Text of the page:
The unions found that politicians, mainly Democrats, could be influenced in their favor by spending their members' dues as campaign donations. Nothing in this world is free, so those politicians were expected to vote in turn for legislation that favored the unions. A recent example is how GM and Chrysler were "saved" from bankruptcy by using our tax dollars to bail them out. With bankruptcy the union contracts would have been set aside, the company could have been reorganized and production continued using the more reasonable labor rates paid by Toyota and others producing domestic autos.
Fortunately Nebraska was wise in passing legislation declaring that we are a "Right to Work" state. Unions are still allowed, as they should be, but they have no right to declare that all workers in their shop be union members and they have to collect their own dues.
We look at the news of the moment and see Wisconsin teachers on strike, demonstrating in and around their state house day after day. Union members across the nation, and even Jesse Jackson are front-and-center yelling and carrying signs to protest that Governor Walker is "union busting."
Yes he wants to put restrictions on the teachers' union by restricting collective bargaining, but what they don't mention is that the state of Wisconsin collects union dues from every teacher, no matter if they are members of their union or not. A large portion of union election campaign contributions, somewhere around 95 percent, have gone to Democrat candidates who return the favor by passing union-friendly legislation. The unions fear that if membership is voluntary, a large portion of the teachers will opt out and their campaign war chests will be greatly diminished. I'd opt out, too. if my union was funding a campaign for a politician that I didn't want in office! Wisconsin voters have had enough and sent a new slate of legislators to the state house to get the resulting debt under control and diminishing the power of their teacher's union is a big part of that solution.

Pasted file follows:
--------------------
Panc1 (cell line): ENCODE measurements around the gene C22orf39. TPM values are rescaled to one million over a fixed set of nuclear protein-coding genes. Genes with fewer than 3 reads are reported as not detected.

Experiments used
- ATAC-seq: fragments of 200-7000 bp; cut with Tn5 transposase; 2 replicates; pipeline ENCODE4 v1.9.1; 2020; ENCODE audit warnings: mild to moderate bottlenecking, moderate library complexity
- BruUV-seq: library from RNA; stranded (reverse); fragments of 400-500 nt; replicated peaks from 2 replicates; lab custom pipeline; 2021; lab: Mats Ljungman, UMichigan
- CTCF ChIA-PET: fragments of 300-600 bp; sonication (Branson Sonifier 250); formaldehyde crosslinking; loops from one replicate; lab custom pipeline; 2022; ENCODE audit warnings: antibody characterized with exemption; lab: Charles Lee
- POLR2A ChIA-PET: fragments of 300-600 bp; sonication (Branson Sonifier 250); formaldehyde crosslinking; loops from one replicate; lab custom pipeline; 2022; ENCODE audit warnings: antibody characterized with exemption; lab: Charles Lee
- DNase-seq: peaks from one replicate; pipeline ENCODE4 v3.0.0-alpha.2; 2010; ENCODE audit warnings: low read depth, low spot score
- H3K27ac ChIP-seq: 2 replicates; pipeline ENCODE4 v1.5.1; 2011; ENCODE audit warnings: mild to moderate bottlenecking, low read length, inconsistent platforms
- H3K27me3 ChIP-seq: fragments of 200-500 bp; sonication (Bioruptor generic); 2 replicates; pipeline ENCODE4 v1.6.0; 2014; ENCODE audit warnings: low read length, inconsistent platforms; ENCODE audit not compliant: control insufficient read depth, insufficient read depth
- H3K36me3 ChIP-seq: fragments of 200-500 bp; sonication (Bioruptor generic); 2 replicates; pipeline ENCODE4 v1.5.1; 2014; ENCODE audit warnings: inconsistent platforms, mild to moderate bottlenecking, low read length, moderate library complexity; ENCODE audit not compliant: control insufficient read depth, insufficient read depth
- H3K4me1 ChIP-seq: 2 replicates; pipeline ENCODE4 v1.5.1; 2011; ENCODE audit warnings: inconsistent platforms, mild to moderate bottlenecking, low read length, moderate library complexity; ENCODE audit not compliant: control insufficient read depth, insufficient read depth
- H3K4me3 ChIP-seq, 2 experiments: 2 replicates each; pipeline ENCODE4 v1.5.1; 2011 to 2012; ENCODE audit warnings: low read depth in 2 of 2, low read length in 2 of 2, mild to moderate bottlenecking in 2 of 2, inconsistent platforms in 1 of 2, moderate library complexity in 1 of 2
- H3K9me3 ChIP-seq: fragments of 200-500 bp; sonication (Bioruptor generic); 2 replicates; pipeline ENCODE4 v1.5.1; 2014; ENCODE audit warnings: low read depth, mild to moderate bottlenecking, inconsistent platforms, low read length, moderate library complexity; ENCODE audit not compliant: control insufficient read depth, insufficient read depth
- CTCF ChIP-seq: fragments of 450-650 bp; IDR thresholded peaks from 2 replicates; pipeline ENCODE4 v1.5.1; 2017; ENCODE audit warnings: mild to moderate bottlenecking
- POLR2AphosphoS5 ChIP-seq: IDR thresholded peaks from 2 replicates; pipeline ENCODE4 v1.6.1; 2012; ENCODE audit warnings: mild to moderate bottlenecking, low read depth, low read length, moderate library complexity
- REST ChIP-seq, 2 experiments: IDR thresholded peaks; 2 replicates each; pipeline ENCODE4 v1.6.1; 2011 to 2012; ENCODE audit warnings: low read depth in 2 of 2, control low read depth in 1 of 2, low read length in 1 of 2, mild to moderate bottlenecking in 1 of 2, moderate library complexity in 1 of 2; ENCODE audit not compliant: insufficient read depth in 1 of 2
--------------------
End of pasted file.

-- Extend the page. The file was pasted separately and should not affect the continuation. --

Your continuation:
And that is the problem with long-time earmark and unions buying political influence. They both irresponsibly spend someone else's money and the money is running out. The crisis is here and now. The liberal solution has always been to raise taxes to cover their debt. High taxes depress the economy and the public has begun to object at the ballot box. Earmarks have fallen into disfavor because an informed public figures out that we have to pay for projects that are of no benefit to us in far flung states like Sen. Murkowski's (R) Alaska. We the taxpayers have seen the light and are now demanding a stop of both practices. Thus the turmoil.
Good intentions gone bankrupt; what is a politician to do?
That is the way I saw it.